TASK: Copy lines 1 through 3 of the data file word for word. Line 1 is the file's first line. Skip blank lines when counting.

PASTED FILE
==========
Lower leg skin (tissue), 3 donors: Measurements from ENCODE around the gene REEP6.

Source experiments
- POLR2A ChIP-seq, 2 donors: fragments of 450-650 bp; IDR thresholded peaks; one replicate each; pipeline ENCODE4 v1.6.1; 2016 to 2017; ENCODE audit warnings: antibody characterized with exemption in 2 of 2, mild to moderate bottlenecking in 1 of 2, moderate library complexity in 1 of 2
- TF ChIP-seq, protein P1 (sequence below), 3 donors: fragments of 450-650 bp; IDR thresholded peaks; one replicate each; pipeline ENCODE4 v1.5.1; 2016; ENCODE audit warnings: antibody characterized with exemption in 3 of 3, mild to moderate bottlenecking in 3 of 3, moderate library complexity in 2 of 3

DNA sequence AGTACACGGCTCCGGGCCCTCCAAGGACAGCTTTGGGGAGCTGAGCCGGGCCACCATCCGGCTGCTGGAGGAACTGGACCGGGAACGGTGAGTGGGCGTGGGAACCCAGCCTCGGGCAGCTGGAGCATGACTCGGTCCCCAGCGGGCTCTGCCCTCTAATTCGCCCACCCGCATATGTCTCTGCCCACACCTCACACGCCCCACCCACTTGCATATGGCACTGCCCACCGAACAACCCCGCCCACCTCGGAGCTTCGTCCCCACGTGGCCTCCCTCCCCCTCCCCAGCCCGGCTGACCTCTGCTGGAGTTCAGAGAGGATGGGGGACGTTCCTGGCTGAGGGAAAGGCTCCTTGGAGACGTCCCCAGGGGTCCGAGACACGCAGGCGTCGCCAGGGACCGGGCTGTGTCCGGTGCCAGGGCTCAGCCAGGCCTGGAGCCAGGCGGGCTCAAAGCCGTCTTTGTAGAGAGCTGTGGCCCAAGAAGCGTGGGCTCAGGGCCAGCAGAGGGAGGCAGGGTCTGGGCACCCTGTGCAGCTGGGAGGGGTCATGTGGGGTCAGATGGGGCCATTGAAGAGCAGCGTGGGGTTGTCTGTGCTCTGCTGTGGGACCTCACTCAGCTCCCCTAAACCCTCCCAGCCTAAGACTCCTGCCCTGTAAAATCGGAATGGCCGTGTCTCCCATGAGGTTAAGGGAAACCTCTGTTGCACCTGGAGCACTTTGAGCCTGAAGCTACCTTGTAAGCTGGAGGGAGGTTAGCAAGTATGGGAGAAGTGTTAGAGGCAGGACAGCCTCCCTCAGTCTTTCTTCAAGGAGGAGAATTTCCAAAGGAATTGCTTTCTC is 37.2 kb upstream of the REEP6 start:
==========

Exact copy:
Lower leg skin (tissue), 3 donors: Measurements from ENCODE around the gene REEP6.

Source experiments
- POLR2A ChIP-seq, 2 donors: fragments of 450-650 bp; IDR thresholded peaks; one replicate each; pipeline ENCODE4 v1.6.1; 2016 to 2017; ENCODE audit warnings: antibody characterized with exemption in 2 of 2, mild to moderate bottlenecking in 1 of 2, moderate library complexity in 1 of 2